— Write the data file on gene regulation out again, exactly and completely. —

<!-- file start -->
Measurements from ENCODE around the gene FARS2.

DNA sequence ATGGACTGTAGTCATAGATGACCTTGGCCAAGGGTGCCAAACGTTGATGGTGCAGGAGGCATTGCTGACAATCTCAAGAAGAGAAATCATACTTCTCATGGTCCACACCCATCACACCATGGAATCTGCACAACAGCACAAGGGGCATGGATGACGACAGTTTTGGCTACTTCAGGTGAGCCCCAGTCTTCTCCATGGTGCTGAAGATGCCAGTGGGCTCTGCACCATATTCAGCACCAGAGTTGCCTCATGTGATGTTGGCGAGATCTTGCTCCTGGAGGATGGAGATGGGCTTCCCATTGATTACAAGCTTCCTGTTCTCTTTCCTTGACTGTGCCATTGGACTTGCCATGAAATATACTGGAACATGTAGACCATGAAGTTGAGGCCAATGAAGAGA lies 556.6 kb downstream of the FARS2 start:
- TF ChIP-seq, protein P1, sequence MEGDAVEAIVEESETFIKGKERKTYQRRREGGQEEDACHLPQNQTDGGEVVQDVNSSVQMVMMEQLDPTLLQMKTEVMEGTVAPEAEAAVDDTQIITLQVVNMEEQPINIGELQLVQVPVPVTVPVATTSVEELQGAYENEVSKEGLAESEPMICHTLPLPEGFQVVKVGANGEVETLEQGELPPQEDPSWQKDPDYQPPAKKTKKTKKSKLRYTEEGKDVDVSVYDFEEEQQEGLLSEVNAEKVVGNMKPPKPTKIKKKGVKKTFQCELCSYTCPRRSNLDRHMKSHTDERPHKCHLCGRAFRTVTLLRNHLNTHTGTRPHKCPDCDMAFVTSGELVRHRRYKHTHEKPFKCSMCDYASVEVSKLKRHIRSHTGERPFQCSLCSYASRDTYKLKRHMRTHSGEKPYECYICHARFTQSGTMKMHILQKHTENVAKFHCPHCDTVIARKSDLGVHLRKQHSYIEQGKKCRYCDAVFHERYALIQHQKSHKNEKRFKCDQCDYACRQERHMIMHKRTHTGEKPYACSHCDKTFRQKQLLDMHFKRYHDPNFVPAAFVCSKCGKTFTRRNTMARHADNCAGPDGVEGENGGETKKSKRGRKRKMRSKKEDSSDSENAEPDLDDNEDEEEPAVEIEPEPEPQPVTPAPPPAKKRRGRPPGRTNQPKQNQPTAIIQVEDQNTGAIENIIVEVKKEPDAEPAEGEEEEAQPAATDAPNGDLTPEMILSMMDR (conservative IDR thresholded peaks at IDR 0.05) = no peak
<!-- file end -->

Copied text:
Measurements from ENCODE around the gene FARS2.

DNA sequence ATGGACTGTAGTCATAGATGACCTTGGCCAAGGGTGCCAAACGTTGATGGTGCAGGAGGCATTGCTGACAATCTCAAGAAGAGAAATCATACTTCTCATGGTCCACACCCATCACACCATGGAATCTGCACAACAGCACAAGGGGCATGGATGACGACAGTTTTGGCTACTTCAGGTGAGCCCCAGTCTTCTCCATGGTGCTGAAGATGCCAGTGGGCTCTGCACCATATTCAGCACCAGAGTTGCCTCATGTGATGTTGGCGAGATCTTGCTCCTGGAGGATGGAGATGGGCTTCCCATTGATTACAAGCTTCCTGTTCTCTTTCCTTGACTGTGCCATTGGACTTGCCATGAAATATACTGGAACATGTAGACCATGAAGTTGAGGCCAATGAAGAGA lies 556.6 kb downstream of the FARS2 start:
- TF ChIP-seq, protein P1, sequence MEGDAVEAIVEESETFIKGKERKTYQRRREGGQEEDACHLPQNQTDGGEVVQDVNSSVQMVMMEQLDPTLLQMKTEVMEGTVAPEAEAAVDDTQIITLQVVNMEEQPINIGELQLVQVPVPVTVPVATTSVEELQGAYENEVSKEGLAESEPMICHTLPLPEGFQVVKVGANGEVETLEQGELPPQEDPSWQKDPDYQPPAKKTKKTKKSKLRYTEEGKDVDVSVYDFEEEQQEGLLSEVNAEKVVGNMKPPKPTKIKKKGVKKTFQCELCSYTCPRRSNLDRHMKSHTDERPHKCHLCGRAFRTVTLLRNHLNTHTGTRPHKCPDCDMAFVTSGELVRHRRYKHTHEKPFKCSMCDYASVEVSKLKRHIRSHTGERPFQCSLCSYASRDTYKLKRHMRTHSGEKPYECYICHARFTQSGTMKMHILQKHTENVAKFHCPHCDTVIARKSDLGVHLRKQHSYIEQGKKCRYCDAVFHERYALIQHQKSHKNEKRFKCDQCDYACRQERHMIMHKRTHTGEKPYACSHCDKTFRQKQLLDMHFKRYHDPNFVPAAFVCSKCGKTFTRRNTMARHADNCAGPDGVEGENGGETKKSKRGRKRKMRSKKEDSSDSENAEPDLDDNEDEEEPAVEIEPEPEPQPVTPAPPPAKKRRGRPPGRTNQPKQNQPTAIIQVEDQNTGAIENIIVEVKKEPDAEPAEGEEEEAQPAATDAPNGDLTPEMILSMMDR (conservative IDR thresholded peaks at IDR 0.05) = no peak